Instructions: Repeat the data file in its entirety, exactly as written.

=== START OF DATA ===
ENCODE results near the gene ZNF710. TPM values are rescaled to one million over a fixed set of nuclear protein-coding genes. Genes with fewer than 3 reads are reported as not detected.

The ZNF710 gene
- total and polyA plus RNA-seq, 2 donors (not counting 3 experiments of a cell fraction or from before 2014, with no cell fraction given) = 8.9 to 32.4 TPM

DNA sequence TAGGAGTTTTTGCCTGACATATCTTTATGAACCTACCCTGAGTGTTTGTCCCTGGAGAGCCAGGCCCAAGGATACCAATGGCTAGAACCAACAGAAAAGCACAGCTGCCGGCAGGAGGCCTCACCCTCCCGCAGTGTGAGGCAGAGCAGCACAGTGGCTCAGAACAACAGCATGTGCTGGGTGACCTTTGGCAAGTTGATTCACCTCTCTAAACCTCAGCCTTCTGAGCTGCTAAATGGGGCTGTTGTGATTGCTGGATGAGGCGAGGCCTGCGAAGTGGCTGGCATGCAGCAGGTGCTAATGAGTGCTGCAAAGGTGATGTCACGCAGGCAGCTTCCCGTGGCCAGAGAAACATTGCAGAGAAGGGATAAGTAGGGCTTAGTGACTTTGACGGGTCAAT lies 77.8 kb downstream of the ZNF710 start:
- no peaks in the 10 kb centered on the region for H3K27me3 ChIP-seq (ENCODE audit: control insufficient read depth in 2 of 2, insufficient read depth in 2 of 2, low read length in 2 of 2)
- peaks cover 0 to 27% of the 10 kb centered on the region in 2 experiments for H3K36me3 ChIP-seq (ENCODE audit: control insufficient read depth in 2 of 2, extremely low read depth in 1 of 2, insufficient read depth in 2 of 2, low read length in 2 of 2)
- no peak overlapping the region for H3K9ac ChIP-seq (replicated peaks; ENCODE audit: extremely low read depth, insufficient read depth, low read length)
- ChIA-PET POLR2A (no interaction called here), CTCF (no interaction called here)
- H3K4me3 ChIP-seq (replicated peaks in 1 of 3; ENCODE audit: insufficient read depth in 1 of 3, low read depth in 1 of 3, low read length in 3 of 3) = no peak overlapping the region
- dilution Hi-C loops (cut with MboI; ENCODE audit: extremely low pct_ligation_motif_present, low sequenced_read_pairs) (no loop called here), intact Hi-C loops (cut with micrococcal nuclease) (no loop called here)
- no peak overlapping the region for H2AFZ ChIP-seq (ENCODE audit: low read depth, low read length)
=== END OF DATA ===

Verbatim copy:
ENCODE results near the gene ZNF710. TPM values are rescaled to one million over a fixed set of nuclear protein-coding genes. Genes with fewer than 3 reads are reported as not detected.

The ZNF710 gene
- total and polyA plus RNA-seq, 2 donors (not counting 3 experiments of a cell fraction or from before 2014, with no cell fraction given) = 8.9 to 32.4 TPM

DNA sequence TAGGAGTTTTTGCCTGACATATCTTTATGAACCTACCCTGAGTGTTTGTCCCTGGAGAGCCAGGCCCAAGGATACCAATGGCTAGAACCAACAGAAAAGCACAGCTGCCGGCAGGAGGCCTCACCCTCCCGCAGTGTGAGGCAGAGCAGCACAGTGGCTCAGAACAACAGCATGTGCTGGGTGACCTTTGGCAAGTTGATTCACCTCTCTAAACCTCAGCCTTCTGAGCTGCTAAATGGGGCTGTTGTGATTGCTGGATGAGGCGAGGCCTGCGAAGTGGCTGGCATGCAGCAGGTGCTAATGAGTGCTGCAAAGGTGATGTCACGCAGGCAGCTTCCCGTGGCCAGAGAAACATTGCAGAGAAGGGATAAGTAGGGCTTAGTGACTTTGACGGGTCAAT lies 77.8 kb downstream of the ZNF710 start:
- no peaks in the 10 kb centered on the region for H3K27me3 ChIP-seq (ENCODE audit: control insufficient read depth in 2 of 2, insufficient read depth in 2 of 2, low read length in 2 of 2)
- peaks cover 0 to 27% of the 10 kb centered on the region in 2 experiments for H3K36me3 ChIP-seq (ENCODE audit: control insufficient read depth in 2 of 2, extremely low read depth in 1 of 2, insufficient read depth in 2 of 2, low read length in 2 of 2)
- no peak overlapping the region for H3K9ac ChIP-seq (replicated peaks; ENCODE audit: extremely low read depth, insufficient read depth, low read length)
- ChIA-PET POLR2A (no interaction called here), CTCF (no interaction called here)
- H3K4me3 ChIP-seq (replicated peaks in 1 of 3; ENCODE audit: insufficient read depth in 1 of 3, low read depth in 1 of 3, low read length in 3 of 3) = no peak overlapping the region
- dilution Hi-C loops (cut with MboI; ENCODE audit: extremely low pct_ligation_motif_present, low sequenced_read_pairs) (no loop called here), intact Hi-C loops (cut with micrococcal nuclease) (no loop called here)
- no peak overlapping the region for H2AFZ ChIP-seq (ENCODE audit: low read depth, low read length)